Breaking into a bank's servers and stealing personal information on its customers should be difficult. Not in Citigroup's case.
The New York Times reported Tuesday (June 14) that the massive Citigroup data breach disclosed last week was accomplished by the simplest of methods.
The attackers simply logged into Citi's consumer website for credit-card holders using legitimate accounts. Then they changed characters in their Web browsers' address fields to move around to new accounts.
So someone who logged in to look at his own account — for example, card number 1234 5678 9012 3456 — would have needed only to change that number to something else — say, 1234 5678 9012 3457 — in the address window.
When he hit "return," he'd see the details of a different account — no separate login required.
Anyone reading this story could have done that. As the Times pointed out, Citi's website was the equivalent of a mansion with the front door unlocked.
Or as Times editor David Gallagher put it in a personal Tweet, "One could argue that this barely qualifies as hacking."
Once the attackers had the method worked out, they automated the process, investigators suspect, writing a short program to cycle through possible account numbers and capture the data displayed in the browser window for each one.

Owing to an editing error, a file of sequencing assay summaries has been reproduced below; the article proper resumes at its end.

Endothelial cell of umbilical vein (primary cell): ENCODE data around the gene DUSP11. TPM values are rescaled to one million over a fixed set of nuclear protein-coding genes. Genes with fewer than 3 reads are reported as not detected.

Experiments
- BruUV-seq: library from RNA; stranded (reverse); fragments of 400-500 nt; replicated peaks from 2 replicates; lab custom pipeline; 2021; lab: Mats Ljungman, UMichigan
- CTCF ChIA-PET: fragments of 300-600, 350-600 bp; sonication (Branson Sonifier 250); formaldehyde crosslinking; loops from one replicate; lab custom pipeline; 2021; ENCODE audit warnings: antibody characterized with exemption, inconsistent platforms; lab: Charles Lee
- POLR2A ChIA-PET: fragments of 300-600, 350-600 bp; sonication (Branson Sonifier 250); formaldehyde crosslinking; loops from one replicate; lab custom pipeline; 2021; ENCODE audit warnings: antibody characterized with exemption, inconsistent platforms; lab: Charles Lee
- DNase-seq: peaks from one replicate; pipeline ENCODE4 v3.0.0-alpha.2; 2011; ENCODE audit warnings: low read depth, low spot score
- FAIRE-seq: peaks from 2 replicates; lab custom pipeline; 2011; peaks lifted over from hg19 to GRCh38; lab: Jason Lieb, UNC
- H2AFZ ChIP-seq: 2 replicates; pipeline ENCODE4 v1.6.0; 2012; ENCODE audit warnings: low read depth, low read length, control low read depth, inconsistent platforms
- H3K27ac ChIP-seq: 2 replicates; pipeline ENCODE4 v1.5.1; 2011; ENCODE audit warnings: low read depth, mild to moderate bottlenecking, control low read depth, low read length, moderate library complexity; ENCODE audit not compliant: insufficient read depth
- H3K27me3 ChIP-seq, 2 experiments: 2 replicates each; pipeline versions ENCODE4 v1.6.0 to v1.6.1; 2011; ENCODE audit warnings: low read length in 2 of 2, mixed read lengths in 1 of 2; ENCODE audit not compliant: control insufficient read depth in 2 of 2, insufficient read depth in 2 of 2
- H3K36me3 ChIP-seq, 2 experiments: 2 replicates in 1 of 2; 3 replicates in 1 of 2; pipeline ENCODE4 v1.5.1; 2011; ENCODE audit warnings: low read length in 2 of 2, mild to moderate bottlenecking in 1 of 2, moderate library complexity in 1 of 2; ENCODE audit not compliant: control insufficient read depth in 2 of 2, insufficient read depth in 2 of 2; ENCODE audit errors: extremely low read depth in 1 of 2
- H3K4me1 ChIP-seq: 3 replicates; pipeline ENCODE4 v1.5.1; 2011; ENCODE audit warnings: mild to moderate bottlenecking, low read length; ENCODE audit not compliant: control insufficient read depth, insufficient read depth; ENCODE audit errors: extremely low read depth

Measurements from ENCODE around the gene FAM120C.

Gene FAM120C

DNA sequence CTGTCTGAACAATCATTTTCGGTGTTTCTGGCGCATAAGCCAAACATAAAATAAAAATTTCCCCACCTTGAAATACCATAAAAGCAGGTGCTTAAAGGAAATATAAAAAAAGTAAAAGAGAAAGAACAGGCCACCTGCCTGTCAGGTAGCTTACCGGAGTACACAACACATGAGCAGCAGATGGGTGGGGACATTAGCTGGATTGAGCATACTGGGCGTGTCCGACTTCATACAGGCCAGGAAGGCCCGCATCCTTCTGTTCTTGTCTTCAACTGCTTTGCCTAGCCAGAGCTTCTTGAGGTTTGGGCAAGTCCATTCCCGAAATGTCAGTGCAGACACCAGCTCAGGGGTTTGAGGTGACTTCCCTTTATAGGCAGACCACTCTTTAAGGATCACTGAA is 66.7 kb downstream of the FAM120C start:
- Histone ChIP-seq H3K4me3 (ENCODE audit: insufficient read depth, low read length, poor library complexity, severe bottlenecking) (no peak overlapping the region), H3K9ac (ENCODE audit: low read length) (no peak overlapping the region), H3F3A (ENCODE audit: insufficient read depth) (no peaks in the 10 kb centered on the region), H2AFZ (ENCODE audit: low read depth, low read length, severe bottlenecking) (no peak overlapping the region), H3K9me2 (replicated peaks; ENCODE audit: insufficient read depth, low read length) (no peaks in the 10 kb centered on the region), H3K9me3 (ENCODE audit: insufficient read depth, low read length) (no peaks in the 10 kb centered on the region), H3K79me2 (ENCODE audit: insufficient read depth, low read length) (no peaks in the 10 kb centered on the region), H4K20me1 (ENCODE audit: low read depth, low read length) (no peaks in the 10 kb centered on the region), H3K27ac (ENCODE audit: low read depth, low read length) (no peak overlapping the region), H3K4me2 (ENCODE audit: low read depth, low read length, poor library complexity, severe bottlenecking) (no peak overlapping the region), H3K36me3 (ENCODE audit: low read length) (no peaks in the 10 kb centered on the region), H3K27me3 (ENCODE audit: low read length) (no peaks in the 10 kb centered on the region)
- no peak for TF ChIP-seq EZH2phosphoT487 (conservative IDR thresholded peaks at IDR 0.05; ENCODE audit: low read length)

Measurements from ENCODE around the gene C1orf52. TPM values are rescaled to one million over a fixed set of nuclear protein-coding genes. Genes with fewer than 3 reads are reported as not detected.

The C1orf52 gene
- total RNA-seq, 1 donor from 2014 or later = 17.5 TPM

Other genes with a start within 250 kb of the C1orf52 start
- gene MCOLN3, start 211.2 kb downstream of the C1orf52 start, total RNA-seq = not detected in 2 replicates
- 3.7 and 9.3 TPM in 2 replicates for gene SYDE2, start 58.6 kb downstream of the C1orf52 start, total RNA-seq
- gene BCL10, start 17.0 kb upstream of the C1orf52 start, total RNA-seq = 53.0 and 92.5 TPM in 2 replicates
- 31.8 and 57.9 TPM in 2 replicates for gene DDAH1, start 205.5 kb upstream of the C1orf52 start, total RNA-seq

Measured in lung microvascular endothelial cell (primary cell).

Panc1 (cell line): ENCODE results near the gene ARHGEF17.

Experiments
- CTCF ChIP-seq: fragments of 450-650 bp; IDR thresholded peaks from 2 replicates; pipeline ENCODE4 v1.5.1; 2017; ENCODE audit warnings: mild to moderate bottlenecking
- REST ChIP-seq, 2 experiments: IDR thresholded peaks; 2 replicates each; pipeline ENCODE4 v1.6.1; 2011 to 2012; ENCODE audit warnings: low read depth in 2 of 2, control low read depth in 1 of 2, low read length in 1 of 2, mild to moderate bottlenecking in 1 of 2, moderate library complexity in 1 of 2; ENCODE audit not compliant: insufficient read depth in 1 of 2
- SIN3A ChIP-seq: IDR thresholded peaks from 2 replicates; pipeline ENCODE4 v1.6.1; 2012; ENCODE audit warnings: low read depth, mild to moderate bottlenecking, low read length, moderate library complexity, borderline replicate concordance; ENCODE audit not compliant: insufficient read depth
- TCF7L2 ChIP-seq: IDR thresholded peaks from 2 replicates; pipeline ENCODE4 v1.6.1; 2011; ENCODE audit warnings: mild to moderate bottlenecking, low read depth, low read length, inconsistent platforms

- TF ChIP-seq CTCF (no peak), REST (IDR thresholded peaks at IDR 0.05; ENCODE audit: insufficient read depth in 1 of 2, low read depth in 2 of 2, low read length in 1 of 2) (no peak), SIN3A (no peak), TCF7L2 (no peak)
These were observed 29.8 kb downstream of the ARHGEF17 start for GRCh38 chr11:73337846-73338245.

An estimated 210,000 accounts belonging to North American customers were compromised. Exposed information included names, email addresses, credit-card numbers and account history.
Citigroup pointed out that no Social Security numbers or dates of birth were exposed, which would have been essential information for identity thieves. Nor were the three-digit credit-card security codes, nor the card expiration dates, which would have made the card numbers much more valuable.
Both the Times and the Wall Street Journal revealed that Citigroup detected the attacks in early May but waited three weeks to gather information and notify the affected customers.